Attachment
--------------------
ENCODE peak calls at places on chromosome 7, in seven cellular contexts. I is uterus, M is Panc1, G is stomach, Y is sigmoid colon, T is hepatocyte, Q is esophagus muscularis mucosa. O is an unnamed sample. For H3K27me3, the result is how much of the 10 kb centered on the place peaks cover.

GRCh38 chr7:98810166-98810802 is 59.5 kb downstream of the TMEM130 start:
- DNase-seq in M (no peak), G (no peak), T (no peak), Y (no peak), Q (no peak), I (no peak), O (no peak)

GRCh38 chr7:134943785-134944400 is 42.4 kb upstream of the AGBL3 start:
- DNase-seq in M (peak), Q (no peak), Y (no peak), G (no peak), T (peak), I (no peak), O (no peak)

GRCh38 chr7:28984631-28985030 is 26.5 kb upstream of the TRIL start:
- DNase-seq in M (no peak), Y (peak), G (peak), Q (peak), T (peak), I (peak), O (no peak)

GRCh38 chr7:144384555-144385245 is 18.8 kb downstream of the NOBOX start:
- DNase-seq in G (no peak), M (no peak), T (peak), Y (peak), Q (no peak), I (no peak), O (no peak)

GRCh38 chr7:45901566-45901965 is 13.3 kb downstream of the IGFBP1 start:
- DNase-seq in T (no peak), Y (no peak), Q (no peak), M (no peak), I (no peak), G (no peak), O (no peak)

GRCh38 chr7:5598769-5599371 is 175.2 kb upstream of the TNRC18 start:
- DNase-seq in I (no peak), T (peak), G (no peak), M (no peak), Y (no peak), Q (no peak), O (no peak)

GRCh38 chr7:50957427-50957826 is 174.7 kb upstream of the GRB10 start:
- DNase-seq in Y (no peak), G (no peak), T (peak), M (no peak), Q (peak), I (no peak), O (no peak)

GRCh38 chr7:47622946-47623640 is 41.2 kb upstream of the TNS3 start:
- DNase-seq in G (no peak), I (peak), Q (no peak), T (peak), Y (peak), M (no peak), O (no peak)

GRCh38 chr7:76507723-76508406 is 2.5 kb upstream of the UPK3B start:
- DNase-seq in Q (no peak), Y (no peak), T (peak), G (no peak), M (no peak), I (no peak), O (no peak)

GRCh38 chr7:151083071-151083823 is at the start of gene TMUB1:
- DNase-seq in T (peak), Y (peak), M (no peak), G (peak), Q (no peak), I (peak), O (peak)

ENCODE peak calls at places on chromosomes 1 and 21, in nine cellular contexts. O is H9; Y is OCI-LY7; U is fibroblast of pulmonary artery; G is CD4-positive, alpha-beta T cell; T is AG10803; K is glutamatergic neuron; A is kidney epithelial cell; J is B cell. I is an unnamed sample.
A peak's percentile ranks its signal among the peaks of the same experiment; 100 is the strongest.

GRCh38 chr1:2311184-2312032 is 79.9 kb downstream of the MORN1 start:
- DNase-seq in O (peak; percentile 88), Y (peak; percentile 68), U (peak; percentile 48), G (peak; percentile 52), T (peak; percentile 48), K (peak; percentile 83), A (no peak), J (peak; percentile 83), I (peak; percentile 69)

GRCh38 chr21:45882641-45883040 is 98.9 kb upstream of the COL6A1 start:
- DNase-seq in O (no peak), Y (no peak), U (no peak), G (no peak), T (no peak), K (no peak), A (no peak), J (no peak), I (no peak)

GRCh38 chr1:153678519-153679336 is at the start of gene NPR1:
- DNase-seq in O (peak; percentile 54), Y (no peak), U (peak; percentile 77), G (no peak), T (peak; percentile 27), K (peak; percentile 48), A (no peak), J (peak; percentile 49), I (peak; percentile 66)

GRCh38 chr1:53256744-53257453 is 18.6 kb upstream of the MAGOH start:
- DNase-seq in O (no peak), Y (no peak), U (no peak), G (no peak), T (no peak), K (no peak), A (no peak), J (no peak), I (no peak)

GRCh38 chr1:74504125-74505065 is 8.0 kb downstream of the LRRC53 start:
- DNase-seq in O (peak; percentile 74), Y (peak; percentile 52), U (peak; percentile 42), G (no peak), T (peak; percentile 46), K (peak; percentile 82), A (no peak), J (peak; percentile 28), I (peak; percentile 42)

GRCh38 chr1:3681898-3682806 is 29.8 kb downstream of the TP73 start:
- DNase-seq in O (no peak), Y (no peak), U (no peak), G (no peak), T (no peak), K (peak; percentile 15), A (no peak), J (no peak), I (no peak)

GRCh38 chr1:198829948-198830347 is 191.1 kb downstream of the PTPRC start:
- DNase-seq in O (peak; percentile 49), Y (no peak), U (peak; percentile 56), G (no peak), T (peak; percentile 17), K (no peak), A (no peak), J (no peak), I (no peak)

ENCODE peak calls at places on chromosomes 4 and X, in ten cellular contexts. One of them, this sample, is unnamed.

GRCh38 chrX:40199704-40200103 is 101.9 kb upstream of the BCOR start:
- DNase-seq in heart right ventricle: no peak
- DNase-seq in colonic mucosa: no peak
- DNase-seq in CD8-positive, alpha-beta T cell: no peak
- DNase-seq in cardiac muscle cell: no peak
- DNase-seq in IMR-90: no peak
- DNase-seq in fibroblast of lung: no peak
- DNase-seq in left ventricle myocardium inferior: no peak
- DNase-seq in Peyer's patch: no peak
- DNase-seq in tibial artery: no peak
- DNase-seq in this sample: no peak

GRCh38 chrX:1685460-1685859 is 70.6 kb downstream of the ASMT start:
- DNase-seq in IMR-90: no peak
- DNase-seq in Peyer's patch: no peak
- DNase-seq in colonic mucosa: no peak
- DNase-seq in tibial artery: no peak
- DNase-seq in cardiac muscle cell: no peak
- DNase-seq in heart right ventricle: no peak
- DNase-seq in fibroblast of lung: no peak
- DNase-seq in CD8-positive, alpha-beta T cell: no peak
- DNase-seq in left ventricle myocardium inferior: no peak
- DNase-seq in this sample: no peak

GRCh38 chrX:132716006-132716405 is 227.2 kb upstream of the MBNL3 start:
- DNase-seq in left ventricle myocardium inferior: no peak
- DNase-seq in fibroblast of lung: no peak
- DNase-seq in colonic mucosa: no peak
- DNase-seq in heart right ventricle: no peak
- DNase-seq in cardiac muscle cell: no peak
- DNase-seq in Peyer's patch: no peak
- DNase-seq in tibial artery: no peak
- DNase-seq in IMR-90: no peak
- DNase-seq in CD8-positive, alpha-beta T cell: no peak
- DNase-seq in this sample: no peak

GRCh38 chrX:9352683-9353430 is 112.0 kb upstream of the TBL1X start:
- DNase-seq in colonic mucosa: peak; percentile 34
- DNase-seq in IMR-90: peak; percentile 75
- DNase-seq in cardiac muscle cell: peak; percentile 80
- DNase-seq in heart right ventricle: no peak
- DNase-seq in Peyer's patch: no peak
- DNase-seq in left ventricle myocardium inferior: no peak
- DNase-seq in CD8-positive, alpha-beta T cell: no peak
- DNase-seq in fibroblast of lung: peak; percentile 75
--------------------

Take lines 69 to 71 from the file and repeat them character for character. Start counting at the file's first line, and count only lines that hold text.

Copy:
- DNase-seq in IMR-90: no peak
- DNase-seq in CD8-positive, alpha-beta T cell: no peak
- DNase-seq in this sample: no peak